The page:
(CN) – A federal judge in Manhattan refused to withdraw her approval of a $586 million settlement of securities fraud class actions over technology companies that went public in the late 1990s. U.S. District Judge Shira Scheindlin said the settlement was still reasonable and fair, despite class counsel’s claim that the amount was “deficient” compared to the results of a mock trial.
A magistrate judge had barred attorney Theodore Bechtold from admitting those results into evidence.
“While mock trials can be instructive in assessing the strengths and weaknesses of a case, they are, by no means, entitled to a presumption of correctness,” Judge Scheindlin wrote.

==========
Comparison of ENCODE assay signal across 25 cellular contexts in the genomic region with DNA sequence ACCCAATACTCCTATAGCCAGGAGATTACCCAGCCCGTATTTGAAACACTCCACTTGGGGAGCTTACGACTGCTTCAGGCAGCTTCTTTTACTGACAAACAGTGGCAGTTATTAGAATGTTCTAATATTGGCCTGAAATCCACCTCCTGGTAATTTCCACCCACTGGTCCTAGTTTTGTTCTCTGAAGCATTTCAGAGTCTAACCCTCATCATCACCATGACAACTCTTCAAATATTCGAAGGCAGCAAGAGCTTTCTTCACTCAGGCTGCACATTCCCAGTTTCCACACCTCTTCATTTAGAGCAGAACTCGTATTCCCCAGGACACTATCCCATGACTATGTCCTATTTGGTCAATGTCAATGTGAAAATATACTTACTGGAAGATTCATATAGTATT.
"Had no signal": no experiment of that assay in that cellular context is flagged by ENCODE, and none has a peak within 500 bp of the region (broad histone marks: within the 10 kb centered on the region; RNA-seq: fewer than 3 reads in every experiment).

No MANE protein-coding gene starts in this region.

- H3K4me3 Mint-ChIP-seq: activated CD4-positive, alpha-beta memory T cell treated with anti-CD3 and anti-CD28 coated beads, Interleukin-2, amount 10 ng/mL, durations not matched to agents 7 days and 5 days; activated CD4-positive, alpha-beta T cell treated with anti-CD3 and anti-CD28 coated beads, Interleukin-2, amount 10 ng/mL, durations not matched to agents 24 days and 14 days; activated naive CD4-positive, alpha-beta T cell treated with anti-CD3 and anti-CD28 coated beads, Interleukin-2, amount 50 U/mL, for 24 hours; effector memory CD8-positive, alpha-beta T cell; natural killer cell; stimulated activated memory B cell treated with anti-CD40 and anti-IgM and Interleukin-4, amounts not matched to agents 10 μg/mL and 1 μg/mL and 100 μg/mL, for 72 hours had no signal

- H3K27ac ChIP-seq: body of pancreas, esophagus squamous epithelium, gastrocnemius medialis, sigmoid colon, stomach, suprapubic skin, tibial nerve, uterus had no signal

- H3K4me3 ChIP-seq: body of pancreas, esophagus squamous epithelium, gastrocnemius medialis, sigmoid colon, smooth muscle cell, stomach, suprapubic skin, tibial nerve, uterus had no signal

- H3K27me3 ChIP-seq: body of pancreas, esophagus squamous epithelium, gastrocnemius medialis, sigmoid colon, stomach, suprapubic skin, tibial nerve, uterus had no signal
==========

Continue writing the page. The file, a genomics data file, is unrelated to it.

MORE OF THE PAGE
“The settlement amount was held to be reasonable in light of the expected recovery and attendant risks … and the alleged mock trial results do not change that conclusion,” she added.
The settlement put to rest 309 class actions accusing underwriters, including many of Wall Street’s biggest firms, of forcing investors to pay inflated prices for stock in technology companies that went public in the late 1990s. Investors said they lost billions when those companies tanked.
The banks were also accused of preparing inaccurate analyst reports and recommendations, making the tech companies sound like more attractive investments than they were.
Defendants included Credit Suisse Group, Morgan Stanley Merrill Lynch, Bank of America, JPMorgan Chase, Goldman Sachs and Citigroup.